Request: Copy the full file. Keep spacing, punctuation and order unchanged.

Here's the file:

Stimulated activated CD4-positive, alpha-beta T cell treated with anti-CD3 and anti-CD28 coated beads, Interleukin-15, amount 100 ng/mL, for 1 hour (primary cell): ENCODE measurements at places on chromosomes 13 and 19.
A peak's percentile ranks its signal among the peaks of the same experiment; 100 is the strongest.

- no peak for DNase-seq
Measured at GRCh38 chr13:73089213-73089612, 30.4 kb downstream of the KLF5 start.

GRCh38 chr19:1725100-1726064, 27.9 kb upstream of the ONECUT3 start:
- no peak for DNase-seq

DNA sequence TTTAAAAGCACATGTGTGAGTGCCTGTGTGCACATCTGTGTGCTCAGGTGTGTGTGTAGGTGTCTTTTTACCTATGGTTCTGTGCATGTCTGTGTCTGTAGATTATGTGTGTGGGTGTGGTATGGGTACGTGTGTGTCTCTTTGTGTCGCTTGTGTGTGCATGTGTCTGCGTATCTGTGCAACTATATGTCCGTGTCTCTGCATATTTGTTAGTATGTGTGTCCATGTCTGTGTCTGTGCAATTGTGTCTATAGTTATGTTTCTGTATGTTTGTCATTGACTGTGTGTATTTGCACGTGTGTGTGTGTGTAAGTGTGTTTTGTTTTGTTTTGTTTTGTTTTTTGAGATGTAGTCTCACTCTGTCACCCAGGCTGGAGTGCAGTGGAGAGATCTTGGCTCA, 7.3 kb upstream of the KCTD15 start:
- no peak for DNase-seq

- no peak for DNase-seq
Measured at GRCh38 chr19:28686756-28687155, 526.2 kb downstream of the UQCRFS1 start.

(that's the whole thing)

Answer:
Stimulated activated CD4-positive, alpha-beta T cell treated with anti-CD3 and anti-CD28 coated beads, Interleukin-15, amount 100 ng/mL, for 1 hour (primary cell): ENCODE measurements at places on chromosomes 13 and 19.
A peak's percentile ranks its signal among the peaks of the same experiment; 100 is the strongest.

- no peak for DNase-seq
Measured at GRCh38 chr13:73089213-73089612, 30.4 kb downstream of the KLF5 start.

GRCh38 chr19:1725100-1726064, 27.9 kb upstream of the ONECUT3 start:
- no peak for DNase-seq

DNA sequence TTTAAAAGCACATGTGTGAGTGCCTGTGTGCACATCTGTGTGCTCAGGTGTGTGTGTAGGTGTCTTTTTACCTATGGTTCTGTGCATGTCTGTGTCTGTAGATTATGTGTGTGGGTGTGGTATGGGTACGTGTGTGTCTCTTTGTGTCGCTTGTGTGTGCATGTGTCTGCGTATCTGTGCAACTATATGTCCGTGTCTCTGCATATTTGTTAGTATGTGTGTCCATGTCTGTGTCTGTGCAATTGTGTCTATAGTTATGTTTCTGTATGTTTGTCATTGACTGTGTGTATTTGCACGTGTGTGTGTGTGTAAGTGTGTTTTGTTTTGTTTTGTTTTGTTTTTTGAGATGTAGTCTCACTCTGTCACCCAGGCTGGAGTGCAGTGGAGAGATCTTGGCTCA, 7.3 kb upstream of the KCTD15 start:
- no peak for DNase-seq

- no peak for DNase-seq
Measured at GRCh38 chr19:28686756-28687155, 526.2 kb downstream of the UQCRFS1 start.